Exercising The City

The city dog, unless he is ill or very old, needs to be taken out at least twice a day. This exercise period is a must and it should not be offered as a reward for being good while you are out. Dogs are affected mentally and physically by their confinement and will store up excess energy. Unless you give the dog ample exercise, he'll get rid of this energy by chewing the rugs, gnawing on the furniture, racing up and down the apartment, and other erratic behavior.

Toy and small dogs do not require the vigorous exercise needed by the larger dogs. But they still need to be taken out, if only to "shake a leg." Otherwise, these small dogs will become fat, lazy and may develop into behavior problems.

A ride down in the elevator and a quick trip out to the street to evacuate his bowels is not exercise for the dog. It might be for an old or infirm dog. But for the average healthy dog that has been penned up all day, this quick trip wouldn't even get him out of breath. Your dog should have an outing of at least a half hour each trip, longer if possible. During these outings, the dog should have a chance to run and jump. Admittedly, there may not be much of an opportunity to allow the dog to run in the average city. Running him on the leash will help, but he'll have to keep his speed geared down to yours. If there's an empty lot nearby and you can use it, take along a ball or stick and let the dog chase it. He'll get plenty of exercise this way and he'll enjoy the game. Or, if the roof of your apartment house has a guard or parapet, and you have permission, take the dog on the roof and exercise him. In the absence of a roof playground or empty lot, you can still exercise the dog by getting him to jump. Hold a stick or ball over his head and encourage him to leap for it. This is good exercise and will help release his pent-up energy. Be sensible about the form of exercise. Select a game or exercise that is well within the dog's ability to perform. Don't tax his strength or yours. There's no point in forcing an old or obese dog to run and jump to the point of collapse. Nor should a pregnant female be made to play rough or hazardous games.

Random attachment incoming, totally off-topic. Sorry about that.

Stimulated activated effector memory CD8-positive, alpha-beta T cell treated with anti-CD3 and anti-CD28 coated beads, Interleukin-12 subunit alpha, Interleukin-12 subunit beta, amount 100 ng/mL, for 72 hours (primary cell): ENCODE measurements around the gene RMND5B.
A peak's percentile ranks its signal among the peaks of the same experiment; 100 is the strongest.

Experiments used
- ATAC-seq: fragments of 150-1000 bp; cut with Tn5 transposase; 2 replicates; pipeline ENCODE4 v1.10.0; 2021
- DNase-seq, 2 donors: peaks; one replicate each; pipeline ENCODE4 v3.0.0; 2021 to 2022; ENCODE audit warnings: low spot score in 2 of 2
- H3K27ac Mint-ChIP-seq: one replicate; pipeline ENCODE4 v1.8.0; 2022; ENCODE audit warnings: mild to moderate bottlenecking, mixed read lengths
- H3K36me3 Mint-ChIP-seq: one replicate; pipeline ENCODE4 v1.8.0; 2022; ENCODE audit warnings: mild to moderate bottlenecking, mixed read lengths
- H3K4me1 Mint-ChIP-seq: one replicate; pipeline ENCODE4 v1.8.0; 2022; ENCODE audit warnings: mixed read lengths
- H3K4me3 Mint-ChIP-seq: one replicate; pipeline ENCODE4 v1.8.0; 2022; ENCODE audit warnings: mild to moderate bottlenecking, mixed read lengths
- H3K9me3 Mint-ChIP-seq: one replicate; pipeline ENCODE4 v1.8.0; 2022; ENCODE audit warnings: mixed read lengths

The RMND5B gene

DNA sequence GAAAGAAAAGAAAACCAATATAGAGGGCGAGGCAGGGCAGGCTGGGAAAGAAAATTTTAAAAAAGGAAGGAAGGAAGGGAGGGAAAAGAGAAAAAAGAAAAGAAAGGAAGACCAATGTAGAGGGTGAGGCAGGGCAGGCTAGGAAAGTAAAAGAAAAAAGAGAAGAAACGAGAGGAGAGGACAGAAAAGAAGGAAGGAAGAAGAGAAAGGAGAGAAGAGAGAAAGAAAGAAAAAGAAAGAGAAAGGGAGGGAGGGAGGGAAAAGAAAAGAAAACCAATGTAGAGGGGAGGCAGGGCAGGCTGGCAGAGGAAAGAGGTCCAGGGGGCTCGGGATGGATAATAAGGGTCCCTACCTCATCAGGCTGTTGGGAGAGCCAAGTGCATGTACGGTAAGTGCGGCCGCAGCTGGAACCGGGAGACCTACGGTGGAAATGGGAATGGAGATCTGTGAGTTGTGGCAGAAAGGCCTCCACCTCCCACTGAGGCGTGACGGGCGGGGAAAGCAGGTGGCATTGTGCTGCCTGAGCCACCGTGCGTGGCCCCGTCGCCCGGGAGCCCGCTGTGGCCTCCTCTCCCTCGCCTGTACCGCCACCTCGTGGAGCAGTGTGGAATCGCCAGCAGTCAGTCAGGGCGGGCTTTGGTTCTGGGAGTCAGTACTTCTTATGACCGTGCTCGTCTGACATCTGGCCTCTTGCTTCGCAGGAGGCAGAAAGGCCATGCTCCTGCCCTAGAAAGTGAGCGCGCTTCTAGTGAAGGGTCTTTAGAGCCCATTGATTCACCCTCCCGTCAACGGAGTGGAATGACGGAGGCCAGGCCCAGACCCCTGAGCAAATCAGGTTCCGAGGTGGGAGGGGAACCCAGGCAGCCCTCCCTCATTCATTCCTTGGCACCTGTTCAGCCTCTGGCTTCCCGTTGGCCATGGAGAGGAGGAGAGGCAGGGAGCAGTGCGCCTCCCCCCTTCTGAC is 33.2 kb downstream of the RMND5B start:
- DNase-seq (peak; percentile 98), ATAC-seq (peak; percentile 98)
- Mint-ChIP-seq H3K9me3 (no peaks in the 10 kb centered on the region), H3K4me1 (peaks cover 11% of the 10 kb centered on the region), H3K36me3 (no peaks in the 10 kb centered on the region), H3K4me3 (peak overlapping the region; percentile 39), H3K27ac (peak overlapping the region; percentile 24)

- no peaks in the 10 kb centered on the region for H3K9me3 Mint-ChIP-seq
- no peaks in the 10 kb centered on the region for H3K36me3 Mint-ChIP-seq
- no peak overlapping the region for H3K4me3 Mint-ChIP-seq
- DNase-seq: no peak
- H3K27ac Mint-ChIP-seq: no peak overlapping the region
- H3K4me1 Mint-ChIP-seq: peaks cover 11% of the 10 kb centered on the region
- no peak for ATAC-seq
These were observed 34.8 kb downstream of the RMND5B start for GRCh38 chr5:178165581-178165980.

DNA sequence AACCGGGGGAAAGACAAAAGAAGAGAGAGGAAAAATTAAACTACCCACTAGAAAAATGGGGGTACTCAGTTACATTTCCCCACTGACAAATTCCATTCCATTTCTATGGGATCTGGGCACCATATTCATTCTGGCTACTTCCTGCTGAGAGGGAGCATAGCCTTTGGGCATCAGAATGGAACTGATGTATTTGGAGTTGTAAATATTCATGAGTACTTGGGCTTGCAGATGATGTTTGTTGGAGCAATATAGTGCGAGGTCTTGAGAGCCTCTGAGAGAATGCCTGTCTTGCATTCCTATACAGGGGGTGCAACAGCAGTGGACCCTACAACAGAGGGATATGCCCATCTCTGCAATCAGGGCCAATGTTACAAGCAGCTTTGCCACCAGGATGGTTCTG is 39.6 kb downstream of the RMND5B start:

Make the exercise period a time of fun. It can also be a time when you and the dog momentarily forget the restrictions of city life. When you do make them pleasant, the dog will look forward to these outings. He will learn to save his energies for the exercise or play periods, instead of squandering them by raising a rumpus in the apartment while you are at work.

There is a place and need for dogs in the city. Some dogs adapt very easily to city life, others never do adapt and are misfits. As long as you recognize that there are restrictions in raising a dog in the city and try to compensate for them, the chances are you will be successful as a city dog owner. The city dog is totally dependent on you. In your hands are the means to help him to adjust to or become a casualty of urban living. To answer the question posed at the beginning of this chapter: it all depends on how you keep a dog in the city.

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